I’d planned on emigrating after college, but life happens. I loaned my savings to my parents earlier that year, and after graduating I instead moved back in with them. Unemployed, broke, and uncertain of my options, I took a scalpel to the first draft and carved out Innocents. The first draft ran two hundred pages; of those, under a hundred remain in the final novel. The first forty were jettisoned, a few chapters were replaced, a time jumping structure was added. More important than the technical revisions was a difference in approach, one outlined by Chuck Wendig when he wrote about the difference between writing and trying to be published.
The first draft was compromised a thousand times as it was written. The plot was retro-fitted into a romance novel mould, the writing swerved from brutal minimalism to ornate poetics, the romance was both coy and overly explicit, po-faced and serious, then constantly interrupted by interjections of irony.
The finished novel could still have all these problems, but the difference in approach came after when I finished college and began attempting to inundate publishers and journals with piles of pandering, cynical stories, transparent ploys for publication credits. After a year and a half of toying with the idea whenever we got together, in March 2017 a few colleagues from college and I established Cold Coffee Stand, an independent online magazine of fiction and poetry. Reading the initial deluge of submissions sent into us, I realised no one cared how morally right or well-structured or contemporary your work is. If you fake it, it’s usless. It can be numerous types of useless— edgy, optimistic, experimental, blatant—but if once you make work solely for recognition, you’ll never say anything resonant or reach anyone. Get it together.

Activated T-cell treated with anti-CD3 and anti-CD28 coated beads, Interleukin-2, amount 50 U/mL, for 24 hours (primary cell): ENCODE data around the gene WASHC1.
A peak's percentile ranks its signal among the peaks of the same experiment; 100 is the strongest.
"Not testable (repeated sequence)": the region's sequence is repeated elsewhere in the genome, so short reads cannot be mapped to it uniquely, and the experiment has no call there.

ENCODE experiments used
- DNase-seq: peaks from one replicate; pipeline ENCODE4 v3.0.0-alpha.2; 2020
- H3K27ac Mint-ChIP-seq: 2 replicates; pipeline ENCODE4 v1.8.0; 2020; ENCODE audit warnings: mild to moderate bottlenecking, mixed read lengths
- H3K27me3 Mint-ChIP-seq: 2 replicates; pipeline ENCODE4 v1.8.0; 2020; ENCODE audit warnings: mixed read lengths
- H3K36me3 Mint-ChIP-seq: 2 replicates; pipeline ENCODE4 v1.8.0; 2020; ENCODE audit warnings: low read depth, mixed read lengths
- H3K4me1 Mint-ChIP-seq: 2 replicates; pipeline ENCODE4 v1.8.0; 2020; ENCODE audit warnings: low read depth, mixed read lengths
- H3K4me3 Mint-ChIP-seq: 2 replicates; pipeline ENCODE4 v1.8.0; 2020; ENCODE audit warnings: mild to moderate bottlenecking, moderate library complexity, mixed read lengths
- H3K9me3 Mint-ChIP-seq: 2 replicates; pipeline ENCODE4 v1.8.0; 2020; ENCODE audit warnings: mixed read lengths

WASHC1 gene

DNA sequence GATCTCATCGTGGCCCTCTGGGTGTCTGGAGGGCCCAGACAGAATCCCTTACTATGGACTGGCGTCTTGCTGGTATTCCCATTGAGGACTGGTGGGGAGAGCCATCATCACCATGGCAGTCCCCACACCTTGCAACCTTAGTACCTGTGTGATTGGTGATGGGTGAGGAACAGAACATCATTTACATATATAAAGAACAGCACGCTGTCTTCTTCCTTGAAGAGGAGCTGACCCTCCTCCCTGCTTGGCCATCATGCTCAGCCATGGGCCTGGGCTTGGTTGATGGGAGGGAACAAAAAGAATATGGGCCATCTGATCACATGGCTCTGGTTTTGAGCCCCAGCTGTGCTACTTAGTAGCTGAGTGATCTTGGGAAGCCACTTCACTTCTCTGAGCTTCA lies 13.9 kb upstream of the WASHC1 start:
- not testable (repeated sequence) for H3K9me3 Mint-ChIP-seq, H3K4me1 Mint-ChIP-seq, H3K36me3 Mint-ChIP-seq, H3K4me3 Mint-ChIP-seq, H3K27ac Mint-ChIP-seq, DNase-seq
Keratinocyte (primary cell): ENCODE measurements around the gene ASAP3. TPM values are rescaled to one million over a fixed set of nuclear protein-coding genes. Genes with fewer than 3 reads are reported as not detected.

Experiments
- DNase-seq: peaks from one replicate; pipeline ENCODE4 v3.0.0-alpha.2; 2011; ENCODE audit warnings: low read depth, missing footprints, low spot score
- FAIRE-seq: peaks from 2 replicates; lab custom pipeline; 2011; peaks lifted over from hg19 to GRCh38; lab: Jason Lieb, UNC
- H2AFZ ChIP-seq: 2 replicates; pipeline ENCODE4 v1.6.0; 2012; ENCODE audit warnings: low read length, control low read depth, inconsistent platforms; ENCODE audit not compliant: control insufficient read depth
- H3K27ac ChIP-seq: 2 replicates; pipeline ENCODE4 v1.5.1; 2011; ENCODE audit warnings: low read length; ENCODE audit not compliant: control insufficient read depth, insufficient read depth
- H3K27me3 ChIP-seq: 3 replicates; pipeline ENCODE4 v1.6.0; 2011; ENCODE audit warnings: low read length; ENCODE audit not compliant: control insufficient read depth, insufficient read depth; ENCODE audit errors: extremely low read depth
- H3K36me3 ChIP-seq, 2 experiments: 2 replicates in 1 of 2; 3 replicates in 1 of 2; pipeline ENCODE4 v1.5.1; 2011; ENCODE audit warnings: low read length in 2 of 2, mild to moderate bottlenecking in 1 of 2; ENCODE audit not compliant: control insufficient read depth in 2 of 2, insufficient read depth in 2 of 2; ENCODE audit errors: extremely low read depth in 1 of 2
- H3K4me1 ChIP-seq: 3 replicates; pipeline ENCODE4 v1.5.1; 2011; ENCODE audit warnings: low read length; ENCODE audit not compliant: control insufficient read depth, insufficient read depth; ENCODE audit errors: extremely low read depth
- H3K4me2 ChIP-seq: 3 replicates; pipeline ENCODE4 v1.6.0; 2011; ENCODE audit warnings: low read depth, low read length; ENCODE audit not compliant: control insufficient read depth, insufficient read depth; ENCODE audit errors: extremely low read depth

Reading Bright Lights, Big City on the train home for Christmas in final year, I remember wondering how McInerney was able to be as honest as he was. He knew he’d be judged by the book and still came across as arrogant, egotistical, and self-absorbed. I thought about how insufferable the Rules of Attraction kids were, how egotistical and spoilt The Secret History’s pseudo-intellectuals would be in reality. It occurred to me—dying hung-over, nose running from my face, eye’s blackened with the bags of staying up too long, falling asleep standing up—that I wouldn’t root for myself as a protagonist either.
Those are the only stories anyone wants to read.
Also, if more than one publisher talks to you, pick whichever one gives the most creative freedom. Once you, your friends, and your family have enough to get by, you can’t spend it in the tomb.
(c) Cathal Gunning
A boy, a girl, an overcrowded dance floor, one or two drinks too many.
Five years later, they’re getting married. Not necessarily to each other.
The girl’s a Science student, outspoken and outgoing, moving to Dublin from England and starting a Masters. The boy’s an artist, a freelancing slacker, striving for greatness and struggling to pay his way. When they first meet, they fall for each other hard, veering between madly in love and just plain mad as young love crashes into the stark realities of modern life. Five years on, they’re ready to marry – each other, or somebody else?
The novel follows their lives, shifting between reminiscing on the past and grappling with the present as their paths continue to intersect in a tragi-comic story spanning a half-decade of falling in and out of love in Dublin city. Innocents is a story of love, sex, drugs, and being broke in twenty-first century Ireland.
Order your copy online here.